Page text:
Original languageEnglish
JournalInternational Journal of Engine Research
DOIs
Publication statusPublished - 15 Jul 2019

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Lighting
X rays
Chemical analysis
Temperature
Gases
Engines
Ligaments
Fuel injection
Liquid fuels
Atomization
Imaging systems
Durability
Image processing
Photons
Imaging techniques
Processing

Bibliographical note

This article is distributed under the terms of the Creative Commons Attribution 4.0 License (http://www.creativecommons.org/licenses/by/4.0/) which permits any use, reproduction and distribution of the work without further permission provided the original work is attributed as specified on the SAGE and Open Access pages (https://us.sagepub.com/en-us/nam/open-access-at-sage).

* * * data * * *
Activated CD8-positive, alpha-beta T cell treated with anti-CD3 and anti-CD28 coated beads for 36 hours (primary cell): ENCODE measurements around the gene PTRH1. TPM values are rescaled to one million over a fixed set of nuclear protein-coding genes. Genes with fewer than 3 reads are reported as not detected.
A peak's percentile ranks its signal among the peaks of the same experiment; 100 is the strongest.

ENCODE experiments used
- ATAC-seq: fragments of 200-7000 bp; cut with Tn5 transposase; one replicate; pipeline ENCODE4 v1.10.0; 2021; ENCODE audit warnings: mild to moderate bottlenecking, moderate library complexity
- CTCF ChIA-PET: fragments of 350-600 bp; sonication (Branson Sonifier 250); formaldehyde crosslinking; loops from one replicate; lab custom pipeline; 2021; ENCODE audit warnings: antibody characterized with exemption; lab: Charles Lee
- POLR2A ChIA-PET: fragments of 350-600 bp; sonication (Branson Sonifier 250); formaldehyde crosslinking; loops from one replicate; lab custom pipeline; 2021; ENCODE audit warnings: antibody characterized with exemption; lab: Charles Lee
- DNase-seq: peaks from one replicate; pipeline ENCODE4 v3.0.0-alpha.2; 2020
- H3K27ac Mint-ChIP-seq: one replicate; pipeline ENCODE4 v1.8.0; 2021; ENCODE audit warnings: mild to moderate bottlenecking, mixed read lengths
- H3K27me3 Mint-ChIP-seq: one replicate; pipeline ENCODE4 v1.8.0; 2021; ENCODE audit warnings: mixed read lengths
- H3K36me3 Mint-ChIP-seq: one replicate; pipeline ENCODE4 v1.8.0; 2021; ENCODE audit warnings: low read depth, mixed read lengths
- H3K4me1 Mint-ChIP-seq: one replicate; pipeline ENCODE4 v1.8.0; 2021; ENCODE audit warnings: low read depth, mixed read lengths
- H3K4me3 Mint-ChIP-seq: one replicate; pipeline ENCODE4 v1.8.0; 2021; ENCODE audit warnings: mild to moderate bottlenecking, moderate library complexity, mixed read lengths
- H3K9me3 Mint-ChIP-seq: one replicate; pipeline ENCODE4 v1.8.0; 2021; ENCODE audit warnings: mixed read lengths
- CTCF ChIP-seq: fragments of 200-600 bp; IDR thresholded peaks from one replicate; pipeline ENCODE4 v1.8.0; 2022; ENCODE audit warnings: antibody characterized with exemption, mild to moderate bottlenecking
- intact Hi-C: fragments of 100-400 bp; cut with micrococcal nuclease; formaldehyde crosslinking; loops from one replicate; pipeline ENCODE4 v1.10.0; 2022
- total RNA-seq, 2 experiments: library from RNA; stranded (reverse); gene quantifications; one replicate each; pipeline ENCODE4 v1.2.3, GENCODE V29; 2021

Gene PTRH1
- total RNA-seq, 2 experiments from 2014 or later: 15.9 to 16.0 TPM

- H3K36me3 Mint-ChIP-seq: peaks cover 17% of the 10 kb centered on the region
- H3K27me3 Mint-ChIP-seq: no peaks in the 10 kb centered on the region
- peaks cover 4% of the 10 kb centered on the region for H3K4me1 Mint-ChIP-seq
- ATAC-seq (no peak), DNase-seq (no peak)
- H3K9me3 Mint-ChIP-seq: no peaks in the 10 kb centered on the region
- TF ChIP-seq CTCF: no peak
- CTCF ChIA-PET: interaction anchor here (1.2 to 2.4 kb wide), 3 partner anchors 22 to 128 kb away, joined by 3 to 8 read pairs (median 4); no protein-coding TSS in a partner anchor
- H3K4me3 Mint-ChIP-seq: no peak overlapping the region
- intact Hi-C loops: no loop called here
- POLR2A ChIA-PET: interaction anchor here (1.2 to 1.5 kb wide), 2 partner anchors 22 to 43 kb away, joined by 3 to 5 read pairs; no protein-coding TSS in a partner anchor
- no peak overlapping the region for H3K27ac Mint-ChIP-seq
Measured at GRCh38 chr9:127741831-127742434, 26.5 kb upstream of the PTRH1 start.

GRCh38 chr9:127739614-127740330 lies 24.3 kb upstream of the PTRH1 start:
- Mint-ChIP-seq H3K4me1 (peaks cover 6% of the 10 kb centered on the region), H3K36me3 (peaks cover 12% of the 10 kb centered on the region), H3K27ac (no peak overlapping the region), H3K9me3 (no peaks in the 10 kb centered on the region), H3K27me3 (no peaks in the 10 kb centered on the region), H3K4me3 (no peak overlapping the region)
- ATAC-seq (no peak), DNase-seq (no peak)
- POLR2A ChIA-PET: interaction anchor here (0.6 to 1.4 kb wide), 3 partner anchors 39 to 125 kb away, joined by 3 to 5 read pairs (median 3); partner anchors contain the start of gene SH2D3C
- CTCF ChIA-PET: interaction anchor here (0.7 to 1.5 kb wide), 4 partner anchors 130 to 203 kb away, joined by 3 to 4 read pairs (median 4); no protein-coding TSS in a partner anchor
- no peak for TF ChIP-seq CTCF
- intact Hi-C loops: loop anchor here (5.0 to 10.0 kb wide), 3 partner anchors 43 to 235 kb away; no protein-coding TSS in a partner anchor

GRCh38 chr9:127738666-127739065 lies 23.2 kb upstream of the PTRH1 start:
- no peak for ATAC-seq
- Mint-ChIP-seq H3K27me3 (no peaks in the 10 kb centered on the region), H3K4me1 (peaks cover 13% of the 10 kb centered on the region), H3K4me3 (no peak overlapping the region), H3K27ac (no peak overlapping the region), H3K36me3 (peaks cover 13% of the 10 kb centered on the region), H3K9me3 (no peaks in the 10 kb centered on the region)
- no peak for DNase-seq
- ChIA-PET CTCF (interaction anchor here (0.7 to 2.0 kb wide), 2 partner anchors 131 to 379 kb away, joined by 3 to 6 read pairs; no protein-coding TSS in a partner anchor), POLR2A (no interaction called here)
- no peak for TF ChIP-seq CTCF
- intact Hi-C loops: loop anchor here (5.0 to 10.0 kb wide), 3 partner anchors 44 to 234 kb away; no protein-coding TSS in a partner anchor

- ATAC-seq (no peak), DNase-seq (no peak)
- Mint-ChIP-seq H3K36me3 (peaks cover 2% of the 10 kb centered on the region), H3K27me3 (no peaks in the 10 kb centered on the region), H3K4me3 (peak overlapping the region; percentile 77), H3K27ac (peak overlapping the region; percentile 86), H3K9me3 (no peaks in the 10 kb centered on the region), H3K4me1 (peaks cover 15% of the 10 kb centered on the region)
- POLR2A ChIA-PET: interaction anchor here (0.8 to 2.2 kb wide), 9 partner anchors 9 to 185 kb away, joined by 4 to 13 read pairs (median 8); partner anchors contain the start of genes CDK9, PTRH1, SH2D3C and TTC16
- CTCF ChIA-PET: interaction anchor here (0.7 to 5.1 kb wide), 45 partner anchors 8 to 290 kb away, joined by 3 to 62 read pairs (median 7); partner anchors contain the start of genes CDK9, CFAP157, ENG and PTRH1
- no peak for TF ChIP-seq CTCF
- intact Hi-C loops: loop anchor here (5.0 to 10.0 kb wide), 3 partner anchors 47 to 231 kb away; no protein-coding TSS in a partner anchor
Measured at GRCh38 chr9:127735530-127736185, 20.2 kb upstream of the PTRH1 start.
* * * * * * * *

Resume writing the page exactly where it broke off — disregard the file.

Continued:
Keywords

  • Diesel injector
  • dribble
  • ligament
  • droplet shape
  • atomization

Cite this

Sechenyh, Vitaliy ; Duke, Daniel J ; Swantek, Andrew B ; Matusik, Katarzyna E ; Kastengren, Alan L ; Powell, Christopher F ; Viera, Alberto ; Payri, Raul ; Crua, Cyril. / Quantitative analysis of dribble volumes and rates using three-dimensional reconstruction of X-ray and diffused back-illumination images of diesel sprays. In: International Journal of Engine Research. 2019.